the Union Movement. When Mosley returned
to politics in the late 1940s it was to
the sound of the chant, 'The yids, the
yids, we've got to get rid of the yids'.
Members saluted each other with code
letters 'PJ', standing for Perish
Grundy became active in the Mosleyite
youth movement, and went to see The Leader
in Le Temple de la Gloire, the Mosleys'
house in Paris. He contrasted how the poor
old foot-soldiers of British fascism were
treated, compared with the collaborating
glitterati who wrote for Diana's
semi-fascist intellectual rag, the
European. One lot stood and were
not fed or paid, while the others were
fêted and dined. At one meeting he
told Lady Diana that people in Britain did
not have enough paraffin for their oil
heaters. She turned her 'large, cow-like
eyes' on him and asked: 'What is an oil
Lady Diana was a hostess who read
Schiller, Goethe and Nietzsche in German
and Sartre and Aragon in French. In her
book all her acquaintances are fabulous,
being 'amusing and high-spirited'
(Waugh), 'witty, intelligent,
sarcastic' (Goebbels), or capable
of 'imitations of marvellous drollery,
which showed how acutely observant he was'
She charmed Augustus John,
adored Lytton Strachey,
commiserated with Carrington, and
her aristocratic friends patronised
Mosley's fascist January Club. Lady
Ravensdale, the Prince of
Wales's aide-de-camp 'Fruity' Metcalf,
the Count and Countess of Munster, Sir
Charles Petrie. Lord Lloyd
of Dolobran, Lord Erroll (later to
be murdered in Kenya and who wore the
fascist symbol on his sporran), Lord
Erskine, Lord Scott, the
brother of the Duke of Buccleuch,
What they had in common, these people,
was a fashionable contempt for democracy,
associating it with dullness, inertia and
the bourgeois. Mosley, said Diana, was the
only man with the dynamism, the intellect,
'the force' (whatever that was) to push
aside 'the deadweight of the Baldwinites
on the Right', the Macdonaldites in the
Centre and the Attlee Labour Party on the
Left. Her favourite words of her husband's
were from a passage beginning: 'Better the
great adventure, better the great attempt
for England's sake, better defeat,
disaster...' And so on. There are plenty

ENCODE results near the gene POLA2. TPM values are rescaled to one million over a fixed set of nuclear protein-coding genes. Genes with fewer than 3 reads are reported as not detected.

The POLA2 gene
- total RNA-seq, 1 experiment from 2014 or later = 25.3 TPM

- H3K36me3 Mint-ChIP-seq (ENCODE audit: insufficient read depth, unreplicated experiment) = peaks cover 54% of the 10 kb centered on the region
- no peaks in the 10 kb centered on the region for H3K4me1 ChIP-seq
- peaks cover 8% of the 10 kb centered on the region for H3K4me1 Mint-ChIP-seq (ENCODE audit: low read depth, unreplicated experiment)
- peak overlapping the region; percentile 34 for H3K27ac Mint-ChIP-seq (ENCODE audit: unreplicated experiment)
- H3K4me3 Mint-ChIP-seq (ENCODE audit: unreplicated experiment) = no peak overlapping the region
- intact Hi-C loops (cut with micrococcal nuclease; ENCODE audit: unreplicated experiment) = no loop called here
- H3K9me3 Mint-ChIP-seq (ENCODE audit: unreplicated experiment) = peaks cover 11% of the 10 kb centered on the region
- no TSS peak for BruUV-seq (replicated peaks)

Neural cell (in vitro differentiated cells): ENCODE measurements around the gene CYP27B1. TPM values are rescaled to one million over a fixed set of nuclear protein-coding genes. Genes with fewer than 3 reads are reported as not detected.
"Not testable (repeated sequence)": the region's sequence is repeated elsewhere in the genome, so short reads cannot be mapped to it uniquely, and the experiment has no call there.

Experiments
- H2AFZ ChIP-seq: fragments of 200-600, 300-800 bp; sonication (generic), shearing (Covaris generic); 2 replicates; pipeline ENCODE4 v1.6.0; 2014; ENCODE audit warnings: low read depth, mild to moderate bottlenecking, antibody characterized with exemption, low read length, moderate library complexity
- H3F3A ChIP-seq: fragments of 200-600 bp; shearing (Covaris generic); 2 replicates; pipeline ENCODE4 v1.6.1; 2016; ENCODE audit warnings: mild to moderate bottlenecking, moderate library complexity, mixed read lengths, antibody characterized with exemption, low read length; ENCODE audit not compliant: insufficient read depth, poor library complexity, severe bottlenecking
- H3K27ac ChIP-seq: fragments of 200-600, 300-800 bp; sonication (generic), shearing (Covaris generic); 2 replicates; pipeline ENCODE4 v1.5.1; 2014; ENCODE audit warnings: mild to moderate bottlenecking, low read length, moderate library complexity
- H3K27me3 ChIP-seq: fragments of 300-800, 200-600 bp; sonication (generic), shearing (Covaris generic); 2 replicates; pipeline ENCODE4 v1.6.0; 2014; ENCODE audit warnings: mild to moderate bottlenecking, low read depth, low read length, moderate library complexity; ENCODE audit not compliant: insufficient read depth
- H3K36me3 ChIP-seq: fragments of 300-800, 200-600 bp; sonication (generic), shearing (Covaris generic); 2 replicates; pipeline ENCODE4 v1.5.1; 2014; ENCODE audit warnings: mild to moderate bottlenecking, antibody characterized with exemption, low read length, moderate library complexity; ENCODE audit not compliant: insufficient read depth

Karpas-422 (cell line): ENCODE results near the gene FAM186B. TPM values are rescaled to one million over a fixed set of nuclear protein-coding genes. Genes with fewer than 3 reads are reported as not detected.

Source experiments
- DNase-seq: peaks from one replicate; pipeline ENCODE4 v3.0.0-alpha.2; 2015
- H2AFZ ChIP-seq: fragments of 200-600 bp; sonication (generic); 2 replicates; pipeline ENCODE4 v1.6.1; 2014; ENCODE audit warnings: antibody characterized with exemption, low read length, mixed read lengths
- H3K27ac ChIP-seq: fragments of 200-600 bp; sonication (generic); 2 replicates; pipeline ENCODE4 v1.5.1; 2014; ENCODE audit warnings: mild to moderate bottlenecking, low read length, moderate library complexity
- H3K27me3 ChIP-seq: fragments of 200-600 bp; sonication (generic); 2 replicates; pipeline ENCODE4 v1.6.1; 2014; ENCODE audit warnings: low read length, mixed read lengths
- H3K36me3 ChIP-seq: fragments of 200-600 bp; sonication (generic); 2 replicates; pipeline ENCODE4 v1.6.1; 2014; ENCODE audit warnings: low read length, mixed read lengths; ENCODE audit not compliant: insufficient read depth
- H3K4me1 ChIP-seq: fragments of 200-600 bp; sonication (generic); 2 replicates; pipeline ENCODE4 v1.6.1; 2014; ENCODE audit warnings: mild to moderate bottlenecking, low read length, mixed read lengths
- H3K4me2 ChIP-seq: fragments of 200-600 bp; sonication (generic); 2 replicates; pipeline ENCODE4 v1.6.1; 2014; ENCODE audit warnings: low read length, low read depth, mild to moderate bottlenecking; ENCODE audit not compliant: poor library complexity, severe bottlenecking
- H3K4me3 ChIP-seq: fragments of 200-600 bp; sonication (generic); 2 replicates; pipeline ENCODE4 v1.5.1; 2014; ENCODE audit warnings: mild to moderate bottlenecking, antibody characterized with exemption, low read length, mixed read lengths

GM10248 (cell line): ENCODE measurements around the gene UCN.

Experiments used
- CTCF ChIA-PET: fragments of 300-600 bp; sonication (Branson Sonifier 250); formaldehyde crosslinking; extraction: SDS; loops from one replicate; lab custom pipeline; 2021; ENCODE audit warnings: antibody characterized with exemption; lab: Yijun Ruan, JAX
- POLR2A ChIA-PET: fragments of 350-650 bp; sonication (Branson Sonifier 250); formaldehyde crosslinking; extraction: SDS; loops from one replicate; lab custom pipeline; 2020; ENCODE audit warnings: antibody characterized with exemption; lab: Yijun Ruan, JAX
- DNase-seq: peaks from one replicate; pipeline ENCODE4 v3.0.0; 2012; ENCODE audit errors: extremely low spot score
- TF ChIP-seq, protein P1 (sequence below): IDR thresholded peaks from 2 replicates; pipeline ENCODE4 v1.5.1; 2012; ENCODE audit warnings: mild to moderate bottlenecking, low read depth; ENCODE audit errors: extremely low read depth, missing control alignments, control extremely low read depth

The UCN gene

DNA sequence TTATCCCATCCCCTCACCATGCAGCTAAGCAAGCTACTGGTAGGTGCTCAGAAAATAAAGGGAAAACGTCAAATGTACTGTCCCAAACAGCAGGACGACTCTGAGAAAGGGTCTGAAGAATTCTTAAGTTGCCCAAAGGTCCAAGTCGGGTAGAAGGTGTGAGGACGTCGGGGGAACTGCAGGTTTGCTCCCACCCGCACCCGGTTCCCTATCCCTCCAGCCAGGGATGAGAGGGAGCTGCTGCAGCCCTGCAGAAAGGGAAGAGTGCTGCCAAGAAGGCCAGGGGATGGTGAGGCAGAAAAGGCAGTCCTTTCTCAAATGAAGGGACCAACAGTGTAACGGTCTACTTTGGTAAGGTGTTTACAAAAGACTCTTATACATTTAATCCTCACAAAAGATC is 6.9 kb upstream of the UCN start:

out there today, writing or speaking, who
seem to have a similar preference for the
impatient gesture over the daily, grubby
struggle of democratic politics.
Diana described her husband as a man of
generosity, lacking in the 'cant' of
democratic politicians. Beatrice
Webb thought he was a cynic. In the
1959 general election and following the
race riots in Notting Hill, Mosley stood
for Parliament. Trevor Grundy went to most
of the Movement meetings. At one he
describes The Leader 'shouting and ranting
and raving' that West Indian men captured
English girls, locked them in flats and
then repeatedly raped them. Then Mosley
quipped: 'Lassie for dogs, Kitekat for
wogs.' You will not find this episode
recorded in A Life of Contrasts.
Too much of a contrast, I daresay.
I do not find Diana Mosley 'charming'.
Her book is both evasive and rather
stupid. Had she not been a member of the
aristocracy and rather beautiful, no
writers would have patronised her
drawing-room, and no silly journalists
would have been seduced by her 'charm'.
But then that's the trouble with our
obsequious cultural relationship to the
titled and the blue-blooded - the
admiration is all one-way.
Diana's leftist sister, Jessica,
thought that Diana might just have led the
Führer astray too, with her
suggestion of noble support for his cause
in Britain. 'Hitler got it all wrong,' she
said later. 'He thought that automatically
anyone who was Lord somebody must be very
important. He didn't get the point of it
And some of us still don't.
Irving: A Radical's
of Lady Mosley]
Daily Telegraph and other
Mosley - The last bright young